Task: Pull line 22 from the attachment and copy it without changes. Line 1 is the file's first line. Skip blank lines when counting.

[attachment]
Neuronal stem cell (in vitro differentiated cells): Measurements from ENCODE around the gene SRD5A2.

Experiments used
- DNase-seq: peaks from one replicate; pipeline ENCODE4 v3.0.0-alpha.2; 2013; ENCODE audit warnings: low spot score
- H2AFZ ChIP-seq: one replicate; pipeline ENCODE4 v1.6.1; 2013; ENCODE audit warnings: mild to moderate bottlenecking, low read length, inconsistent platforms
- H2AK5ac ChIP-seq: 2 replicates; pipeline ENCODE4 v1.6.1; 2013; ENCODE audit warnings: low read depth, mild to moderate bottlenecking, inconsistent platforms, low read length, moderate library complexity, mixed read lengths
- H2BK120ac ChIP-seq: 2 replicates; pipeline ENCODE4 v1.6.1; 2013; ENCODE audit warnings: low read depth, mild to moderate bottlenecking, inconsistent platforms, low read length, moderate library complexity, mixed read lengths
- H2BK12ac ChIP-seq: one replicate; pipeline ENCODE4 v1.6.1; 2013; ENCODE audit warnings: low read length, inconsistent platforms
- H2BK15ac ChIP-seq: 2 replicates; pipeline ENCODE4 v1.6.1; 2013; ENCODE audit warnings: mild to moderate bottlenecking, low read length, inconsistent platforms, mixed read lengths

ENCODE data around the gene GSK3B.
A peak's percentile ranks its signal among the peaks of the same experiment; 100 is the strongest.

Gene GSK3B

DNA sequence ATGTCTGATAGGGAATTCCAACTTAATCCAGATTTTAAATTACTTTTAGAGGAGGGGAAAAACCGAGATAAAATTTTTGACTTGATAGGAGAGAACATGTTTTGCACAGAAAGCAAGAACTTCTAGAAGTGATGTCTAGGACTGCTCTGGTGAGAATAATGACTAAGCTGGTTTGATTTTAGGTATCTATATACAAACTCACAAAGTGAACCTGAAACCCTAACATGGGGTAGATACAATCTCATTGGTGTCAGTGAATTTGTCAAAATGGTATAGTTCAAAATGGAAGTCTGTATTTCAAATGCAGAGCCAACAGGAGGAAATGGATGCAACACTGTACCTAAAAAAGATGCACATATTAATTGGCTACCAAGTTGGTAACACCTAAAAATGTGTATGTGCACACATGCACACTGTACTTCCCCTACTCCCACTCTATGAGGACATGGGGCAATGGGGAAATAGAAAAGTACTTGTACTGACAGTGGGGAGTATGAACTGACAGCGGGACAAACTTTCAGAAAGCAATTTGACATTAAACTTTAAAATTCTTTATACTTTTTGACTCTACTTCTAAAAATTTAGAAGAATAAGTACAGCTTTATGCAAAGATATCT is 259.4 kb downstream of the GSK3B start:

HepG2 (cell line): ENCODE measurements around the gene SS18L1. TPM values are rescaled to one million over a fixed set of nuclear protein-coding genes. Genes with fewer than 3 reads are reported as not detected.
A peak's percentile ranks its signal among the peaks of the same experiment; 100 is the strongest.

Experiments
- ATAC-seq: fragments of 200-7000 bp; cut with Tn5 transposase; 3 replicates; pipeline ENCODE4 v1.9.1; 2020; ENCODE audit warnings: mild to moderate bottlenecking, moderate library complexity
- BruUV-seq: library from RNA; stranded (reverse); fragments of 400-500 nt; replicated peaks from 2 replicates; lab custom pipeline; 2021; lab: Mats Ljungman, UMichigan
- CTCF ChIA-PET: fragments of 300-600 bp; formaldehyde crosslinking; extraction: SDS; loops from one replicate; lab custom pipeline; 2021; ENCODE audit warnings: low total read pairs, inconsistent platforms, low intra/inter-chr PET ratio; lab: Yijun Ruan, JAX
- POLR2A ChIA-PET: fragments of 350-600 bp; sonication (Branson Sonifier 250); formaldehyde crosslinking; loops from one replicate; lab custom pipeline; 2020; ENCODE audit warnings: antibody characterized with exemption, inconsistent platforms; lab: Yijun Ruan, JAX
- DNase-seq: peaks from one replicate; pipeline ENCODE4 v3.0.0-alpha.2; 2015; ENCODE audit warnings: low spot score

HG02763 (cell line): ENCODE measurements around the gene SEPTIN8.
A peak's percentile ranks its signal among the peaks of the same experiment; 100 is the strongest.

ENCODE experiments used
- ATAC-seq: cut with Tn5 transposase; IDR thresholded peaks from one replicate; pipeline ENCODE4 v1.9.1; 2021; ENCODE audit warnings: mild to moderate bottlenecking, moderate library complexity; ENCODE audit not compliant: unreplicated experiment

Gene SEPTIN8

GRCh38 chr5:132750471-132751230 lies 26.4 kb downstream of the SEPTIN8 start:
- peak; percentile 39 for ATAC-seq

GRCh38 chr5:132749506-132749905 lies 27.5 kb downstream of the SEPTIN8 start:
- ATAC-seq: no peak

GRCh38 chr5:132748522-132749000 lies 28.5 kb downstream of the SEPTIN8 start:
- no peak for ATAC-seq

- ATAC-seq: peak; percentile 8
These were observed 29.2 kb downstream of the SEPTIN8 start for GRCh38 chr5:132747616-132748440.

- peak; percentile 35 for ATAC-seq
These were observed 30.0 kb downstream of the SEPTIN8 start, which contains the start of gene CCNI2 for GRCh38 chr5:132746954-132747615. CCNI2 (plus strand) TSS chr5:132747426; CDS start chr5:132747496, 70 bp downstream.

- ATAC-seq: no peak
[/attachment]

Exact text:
A peak's percentile ranks its signal among the peaks of the same experiment; 100 is the strongest.